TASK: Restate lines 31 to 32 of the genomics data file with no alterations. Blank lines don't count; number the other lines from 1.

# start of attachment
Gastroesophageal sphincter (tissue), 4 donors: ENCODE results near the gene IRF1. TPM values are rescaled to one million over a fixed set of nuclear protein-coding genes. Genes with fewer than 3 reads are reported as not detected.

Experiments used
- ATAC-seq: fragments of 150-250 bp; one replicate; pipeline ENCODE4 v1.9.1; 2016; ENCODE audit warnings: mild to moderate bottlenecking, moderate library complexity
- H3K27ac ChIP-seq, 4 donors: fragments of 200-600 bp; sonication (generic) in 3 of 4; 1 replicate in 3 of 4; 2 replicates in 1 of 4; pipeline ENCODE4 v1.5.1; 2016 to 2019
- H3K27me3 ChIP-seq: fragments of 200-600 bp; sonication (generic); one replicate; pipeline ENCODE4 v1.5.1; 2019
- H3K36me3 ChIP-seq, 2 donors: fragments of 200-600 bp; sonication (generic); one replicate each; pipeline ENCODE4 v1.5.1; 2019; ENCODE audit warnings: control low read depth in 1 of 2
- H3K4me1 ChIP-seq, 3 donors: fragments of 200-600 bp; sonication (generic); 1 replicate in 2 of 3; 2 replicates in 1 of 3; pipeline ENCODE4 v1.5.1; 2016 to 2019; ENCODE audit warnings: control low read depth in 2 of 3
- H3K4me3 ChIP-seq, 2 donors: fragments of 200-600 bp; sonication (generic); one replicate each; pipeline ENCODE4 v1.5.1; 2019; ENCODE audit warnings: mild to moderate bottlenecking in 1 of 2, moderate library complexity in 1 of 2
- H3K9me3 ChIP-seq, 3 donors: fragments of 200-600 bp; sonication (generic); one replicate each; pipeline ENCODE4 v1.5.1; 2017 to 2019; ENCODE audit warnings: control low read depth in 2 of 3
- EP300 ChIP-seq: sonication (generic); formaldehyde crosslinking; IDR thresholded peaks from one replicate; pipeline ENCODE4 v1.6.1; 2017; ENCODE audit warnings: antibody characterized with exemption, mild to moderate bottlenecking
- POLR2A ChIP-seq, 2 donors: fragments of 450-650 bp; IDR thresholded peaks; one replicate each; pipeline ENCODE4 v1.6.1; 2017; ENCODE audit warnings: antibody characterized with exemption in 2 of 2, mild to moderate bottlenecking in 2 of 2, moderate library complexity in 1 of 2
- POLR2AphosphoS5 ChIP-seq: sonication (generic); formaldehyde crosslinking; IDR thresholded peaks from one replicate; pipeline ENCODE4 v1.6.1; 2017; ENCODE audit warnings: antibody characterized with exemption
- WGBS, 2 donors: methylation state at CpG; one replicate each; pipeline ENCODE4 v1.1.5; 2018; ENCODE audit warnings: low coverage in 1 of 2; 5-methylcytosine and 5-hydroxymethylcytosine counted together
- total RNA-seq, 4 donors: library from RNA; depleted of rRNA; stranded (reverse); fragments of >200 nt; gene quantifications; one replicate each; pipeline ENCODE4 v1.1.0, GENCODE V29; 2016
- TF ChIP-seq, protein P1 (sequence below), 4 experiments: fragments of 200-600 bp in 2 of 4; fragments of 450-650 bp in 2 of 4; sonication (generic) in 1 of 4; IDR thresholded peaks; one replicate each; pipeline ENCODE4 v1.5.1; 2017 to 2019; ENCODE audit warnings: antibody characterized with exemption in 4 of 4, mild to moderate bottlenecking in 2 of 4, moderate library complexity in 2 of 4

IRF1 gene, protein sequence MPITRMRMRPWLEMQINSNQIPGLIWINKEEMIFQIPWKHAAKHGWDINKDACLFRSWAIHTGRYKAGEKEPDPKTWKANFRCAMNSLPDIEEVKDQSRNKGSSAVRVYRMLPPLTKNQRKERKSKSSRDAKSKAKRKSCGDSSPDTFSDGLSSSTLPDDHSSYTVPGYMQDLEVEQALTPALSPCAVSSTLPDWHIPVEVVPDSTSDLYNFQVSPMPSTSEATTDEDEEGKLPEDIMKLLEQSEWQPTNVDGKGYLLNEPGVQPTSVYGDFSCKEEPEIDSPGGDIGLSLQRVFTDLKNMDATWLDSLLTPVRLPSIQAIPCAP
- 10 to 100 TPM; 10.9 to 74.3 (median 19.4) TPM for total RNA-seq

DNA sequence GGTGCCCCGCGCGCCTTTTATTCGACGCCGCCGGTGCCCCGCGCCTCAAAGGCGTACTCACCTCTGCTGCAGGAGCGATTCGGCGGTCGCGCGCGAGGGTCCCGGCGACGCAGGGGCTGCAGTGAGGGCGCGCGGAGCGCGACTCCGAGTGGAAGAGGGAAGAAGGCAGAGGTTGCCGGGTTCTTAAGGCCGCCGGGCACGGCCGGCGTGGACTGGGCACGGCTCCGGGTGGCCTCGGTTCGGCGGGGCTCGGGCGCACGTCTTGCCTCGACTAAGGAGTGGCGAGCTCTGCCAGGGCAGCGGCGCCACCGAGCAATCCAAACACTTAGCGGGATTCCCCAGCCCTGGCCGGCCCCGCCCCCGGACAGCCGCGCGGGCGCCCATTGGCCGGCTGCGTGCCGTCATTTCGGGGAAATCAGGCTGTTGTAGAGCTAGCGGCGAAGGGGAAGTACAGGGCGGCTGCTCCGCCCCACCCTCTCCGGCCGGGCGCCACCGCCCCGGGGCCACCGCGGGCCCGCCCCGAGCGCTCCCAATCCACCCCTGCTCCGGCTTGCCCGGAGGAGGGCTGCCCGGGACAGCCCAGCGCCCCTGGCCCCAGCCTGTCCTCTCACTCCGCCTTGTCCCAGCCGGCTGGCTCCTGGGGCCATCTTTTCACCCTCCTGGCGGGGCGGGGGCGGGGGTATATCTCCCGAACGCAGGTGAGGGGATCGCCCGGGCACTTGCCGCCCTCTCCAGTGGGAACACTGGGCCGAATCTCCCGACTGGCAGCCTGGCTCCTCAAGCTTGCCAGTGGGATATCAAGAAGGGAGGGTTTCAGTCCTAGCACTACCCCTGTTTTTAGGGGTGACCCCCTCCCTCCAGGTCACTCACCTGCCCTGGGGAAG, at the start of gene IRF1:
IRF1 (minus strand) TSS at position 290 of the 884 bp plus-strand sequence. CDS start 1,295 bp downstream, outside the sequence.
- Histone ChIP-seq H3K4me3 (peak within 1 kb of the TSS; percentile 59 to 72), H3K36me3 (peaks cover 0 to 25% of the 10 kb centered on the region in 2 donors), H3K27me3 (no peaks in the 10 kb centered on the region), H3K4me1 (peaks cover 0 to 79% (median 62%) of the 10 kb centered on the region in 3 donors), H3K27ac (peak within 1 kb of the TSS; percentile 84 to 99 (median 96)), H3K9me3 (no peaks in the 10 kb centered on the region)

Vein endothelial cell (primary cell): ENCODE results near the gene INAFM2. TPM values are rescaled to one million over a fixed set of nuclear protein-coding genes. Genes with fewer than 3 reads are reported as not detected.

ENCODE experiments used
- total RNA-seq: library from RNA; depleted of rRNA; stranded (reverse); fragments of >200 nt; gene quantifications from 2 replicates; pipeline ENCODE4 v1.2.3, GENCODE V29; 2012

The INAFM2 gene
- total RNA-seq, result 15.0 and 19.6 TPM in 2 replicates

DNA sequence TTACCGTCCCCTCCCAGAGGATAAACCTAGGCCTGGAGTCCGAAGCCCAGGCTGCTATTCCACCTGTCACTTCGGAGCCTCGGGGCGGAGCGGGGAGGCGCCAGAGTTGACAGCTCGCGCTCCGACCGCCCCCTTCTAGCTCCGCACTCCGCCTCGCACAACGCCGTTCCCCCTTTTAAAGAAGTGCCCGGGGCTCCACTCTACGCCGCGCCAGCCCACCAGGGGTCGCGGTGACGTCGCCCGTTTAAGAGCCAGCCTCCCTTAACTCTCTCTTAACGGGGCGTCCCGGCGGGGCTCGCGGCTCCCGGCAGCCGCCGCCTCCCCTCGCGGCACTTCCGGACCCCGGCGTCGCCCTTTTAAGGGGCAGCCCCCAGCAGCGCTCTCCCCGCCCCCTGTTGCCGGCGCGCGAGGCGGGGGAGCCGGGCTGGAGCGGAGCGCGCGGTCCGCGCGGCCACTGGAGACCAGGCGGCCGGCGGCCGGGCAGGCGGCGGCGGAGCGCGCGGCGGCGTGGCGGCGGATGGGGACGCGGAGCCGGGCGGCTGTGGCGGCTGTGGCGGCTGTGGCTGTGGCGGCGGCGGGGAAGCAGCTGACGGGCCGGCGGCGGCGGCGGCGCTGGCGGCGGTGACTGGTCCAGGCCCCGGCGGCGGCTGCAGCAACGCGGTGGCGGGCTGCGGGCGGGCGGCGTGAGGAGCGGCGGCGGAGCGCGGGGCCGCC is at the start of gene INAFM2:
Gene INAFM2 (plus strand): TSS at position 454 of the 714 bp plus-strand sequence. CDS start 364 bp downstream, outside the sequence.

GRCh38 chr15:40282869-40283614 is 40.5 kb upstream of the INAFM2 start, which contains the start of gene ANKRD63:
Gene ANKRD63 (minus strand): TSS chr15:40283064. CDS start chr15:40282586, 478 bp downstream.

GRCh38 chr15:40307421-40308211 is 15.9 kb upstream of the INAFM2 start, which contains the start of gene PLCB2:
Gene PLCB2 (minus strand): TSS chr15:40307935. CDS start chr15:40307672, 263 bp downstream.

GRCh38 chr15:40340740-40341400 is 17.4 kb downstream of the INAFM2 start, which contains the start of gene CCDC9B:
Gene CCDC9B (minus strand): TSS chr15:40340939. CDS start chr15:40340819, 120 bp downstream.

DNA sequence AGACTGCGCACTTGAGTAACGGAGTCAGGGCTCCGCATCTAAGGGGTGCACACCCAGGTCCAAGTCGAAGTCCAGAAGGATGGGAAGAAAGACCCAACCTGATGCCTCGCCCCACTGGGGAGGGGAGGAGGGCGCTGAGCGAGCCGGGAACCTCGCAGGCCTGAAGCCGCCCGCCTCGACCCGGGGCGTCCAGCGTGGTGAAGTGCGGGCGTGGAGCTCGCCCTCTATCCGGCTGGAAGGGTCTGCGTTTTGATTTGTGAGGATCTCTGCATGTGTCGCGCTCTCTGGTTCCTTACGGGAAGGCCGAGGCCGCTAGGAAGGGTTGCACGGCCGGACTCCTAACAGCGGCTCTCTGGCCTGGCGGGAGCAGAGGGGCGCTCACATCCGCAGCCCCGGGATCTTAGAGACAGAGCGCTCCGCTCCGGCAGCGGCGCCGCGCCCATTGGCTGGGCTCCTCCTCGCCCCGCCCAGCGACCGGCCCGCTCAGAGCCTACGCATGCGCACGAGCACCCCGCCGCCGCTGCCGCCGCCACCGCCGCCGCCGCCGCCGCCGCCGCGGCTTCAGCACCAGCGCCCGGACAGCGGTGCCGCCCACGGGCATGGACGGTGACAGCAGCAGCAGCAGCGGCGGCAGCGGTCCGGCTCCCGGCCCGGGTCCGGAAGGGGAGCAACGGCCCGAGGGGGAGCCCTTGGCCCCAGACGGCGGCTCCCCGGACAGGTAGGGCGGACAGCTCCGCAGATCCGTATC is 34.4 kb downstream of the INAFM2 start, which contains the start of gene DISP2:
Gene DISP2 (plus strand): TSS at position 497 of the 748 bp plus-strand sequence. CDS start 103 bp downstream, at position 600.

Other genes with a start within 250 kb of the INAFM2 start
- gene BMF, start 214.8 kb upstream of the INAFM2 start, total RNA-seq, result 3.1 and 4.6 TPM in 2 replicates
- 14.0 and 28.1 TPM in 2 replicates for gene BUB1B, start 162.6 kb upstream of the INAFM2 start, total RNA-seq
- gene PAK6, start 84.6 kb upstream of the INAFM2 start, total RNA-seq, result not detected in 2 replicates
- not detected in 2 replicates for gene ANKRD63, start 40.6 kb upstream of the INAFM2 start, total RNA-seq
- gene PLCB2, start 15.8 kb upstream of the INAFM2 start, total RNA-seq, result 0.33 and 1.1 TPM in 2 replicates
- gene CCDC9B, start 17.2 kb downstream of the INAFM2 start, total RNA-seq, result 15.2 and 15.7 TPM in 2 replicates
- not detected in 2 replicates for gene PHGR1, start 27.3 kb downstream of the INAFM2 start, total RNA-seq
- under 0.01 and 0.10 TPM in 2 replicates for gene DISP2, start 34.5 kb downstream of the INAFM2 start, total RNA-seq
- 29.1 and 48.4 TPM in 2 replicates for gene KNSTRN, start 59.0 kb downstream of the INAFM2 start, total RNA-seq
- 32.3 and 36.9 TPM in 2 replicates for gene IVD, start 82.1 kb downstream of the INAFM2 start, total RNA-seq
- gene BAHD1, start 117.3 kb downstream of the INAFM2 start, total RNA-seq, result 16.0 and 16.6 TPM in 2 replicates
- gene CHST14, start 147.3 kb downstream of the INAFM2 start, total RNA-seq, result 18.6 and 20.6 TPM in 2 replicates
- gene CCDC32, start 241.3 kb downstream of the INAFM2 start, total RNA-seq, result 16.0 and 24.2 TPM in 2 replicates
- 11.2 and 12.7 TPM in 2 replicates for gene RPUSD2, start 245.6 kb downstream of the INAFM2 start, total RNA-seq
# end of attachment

Gene PLCB2 (minus strand): TSS chr15:40307935. CDS start chr15:40307672, 263 bp downstream.

GRCh38 chr15:40340740-40341400 is 17.4 kb downstream of the INAFM2 start, which contains the start of gene CCDC9B: